He showed up to rally to defend immigrants . . . She showed up too, in her MAGA hat, and screamed, “You are going to be the first deported” . . . “dirty Mexican!” He is 14 years old. She is an adult. Make the picture black and white and it could be the 1950s and the desegregation of a school. Hate is real, y’all. It hasn’t even really gone away.


Continue Reading Take More Than a New York Minute Before You Re-Tweet

On December 6, a federal jury in the Central District of California found that Tesla CEO Elon Musk did not defame cave diver Vernon Unsworth by referring to him in a tweet as “pedo guy.” Unsworth v. Musk, No. 2:18-cv-08048 (C.D. Cal. Dec. 6, 2019). Unsworth, who helped rescue a boys’ soccer team from a flooded cave in Thailand in July 2018, alleged that a series of tweets Musk published to his nearly 30 million Twitter followers were defamatory, falsely accused Mr. Unsworth of being a pedophile and child rapist, and caused Unsworth worldwide damage to his reputation and emotional distress. The jury deliberated for less than one hour before finding in favor of Musk.

During a CNN interview following the 2018 rescue, Unsworth had criticized Musk’s showing up to the cave site with a mini-submarine as a “PR stunt,” and said that the mini-submarine “had absolutely no chance of working” to save the boys. Unsworth’s complaint alleged that Musk retaliated against this criticism with a series of defamatory tweets and a series of defamatory emails sent to a Buzzfeed News reporter.


Continue Reading Does Elon Musk’s Defamation Defense Verdict Spell “Open Season” for Social Media Insults? Answer: Nope.

The U.S. District Court for the District of Columbia recently dismissed a case against three media corporations – CNN, Rolling Stone, and HuffPost – and several employees of those corporations for publishing or broadcasting allegedly defamatory statements regarding Joseph Arpaio’s 2017 criminal contempt of court conviction.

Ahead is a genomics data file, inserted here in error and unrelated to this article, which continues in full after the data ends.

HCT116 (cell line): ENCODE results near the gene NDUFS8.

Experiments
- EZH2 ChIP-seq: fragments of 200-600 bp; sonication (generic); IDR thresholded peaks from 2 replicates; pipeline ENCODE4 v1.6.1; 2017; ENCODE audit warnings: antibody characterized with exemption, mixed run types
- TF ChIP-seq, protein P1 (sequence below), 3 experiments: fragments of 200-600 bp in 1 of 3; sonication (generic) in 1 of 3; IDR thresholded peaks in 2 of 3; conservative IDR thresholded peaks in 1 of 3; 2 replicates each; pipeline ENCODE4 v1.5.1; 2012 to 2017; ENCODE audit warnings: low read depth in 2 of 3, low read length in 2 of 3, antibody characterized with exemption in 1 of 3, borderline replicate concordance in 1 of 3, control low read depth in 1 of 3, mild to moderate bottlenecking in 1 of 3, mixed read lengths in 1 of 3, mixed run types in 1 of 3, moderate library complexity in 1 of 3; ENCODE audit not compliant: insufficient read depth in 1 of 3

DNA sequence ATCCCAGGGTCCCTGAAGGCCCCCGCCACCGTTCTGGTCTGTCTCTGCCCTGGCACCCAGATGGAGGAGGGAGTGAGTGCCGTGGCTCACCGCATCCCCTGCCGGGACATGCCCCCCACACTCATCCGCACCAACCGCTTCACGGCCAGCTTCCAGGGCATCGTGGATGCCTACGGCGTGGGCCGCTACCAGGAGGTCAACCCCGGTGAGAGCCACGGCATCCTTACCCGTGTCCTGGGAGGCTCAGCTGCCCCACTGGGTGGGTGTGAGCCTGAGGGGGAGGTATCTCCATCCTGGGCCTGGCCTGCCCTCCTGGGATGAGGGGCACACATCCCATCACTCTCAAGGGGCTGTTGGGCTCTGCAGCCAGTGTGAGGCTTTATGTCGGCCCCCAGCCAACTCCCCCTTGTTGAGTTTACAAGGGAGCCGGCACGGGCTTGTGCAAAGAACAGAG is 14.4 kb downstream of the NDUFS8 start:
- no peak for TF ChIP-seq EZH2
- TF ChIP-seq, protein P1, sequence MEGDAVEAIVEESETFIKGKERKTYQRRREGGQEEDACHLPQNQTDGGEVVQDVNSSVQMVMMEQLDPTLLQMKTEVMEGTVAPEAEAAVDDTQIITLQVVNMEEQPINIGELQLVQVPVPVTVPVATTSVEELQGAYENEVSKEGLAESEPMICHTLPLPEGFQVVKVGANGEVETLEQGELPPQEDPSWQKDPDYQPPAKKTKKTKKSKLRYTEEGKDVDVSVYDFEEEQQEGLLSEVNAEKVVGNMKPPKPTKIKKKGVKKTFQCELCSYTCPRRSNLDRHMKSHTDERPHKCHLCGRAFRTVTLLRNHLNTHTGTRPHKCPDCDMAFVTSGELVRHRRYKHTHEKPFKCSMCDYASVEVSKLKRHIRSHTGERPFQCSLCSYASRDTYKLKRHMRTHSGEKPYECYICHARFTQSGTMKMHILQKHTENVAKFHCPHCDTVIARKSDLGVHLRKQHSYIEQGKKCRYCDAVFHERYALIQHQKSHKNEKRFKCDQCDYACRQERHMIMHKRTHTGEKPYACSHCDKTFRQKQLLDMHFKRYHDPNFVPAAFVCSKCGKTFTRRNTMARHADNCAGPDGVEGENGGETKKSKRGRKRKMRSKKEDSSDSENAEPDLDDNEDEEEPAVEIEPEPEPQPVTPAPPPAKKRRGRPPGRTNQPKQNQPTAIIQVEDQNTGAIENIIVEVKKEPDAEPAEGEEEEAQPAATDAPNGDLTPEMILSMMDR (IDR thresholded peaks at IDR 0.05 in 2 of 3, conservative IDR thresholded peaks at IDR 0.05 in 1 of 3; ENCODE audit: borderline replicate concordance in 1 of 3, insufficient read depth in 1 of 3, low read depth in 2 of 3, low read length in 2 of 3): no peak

Arpaio is no stranger to public controversy. While serving as sheriff of Maricopa County, Arizona from 1993 to 2017, Arpaio was often criticized for, among other things, his office’s policing tactics in Latino neighborhoods. In one lawsuit against him, Arpaio and his office were enjoined from detaining people “based only on knowledge or reasonable belief . . . that [they were] unlawfully present within the United States[.]” Arpaio ignored the court’s order and continued to engage in conduct that violated the injunction. In July 2017, Arpaio was convicted of criminal contempt of court (a misdemeanor) for willfully disobeying the injunction. In August 2017, President Donald Trump pardoned Arpaio before he was sentenced. In January 2018, Arpaio then decided it was a good time to run for the U.S. Senate.

CNN, Rolling Stone, and HuffPost each published a story about Arpaio’s Senate run and colorful background. CNN anchor Chris Cuomo introduced a report about Arpaio’s Senate run and erroneously referred to him as a convicted felon. (The report itself correctly stated that Arpaio was convicted of a misdemeanor and provided context for the crime.) Rolling Stone published an article about Arpaio and erroneously referred to him as an “ex-felon.” HuffPost published an article about Arpaio and erroneously stated that Arpaio had spent time in prison for his contempt of court conviction. The three corporations corrected their statements when they learned of their errors.


Continue Reading Three Media Corporations Avoid Defamation Liability in Suit Brought by Joseph Arpaio

In an age where the luxurious lives of reality housewives populate millions of televisions throughout the country, the day-to-day activities of wealthy suburban moms are well known to Americans. Stephanie Smith, a wealthy mother of five young children living in the Pacific Palisades near the luxurious Los Angeles coastline, was one such woman. One noteworthy thing set Stephanie Smith apart, however – her multi-million-dollar marijuana empire.

Smith was a commercial real estate developer and landlord who leased her properties to marijuana growers. Those growers allegedly paid her more than three times the standard rent and produced tens of thousands of weed plants. On December 13, 2017, Smith’s weed-growing warehouses became public knowledge after police raided her home and discovered the plants.

Newspapers immediately picked up the story, calling Smith a “Queenpin” and her property “a weed fortress.” Smith v. Palisades, No. B292107 2019 WL 4744765 (Cal. Ct. App. Sept. 30, 2019) at *1. Palisades News, a local community newspaper, published an article stating that Smith was “busted” for running an illegal marijuana-growing operation of a size normally associated with a “drug lord” and that Smith made millions of dollars per month from the operation. Id. Three months after the raid, Smith sued Palisades News for defamation (libel), false light, and intentional infliction of emotional distress in Smith v. Palisades News.


Continue Reading Court Strikes Alleged Marijuana Queenpin’s Defamation Claim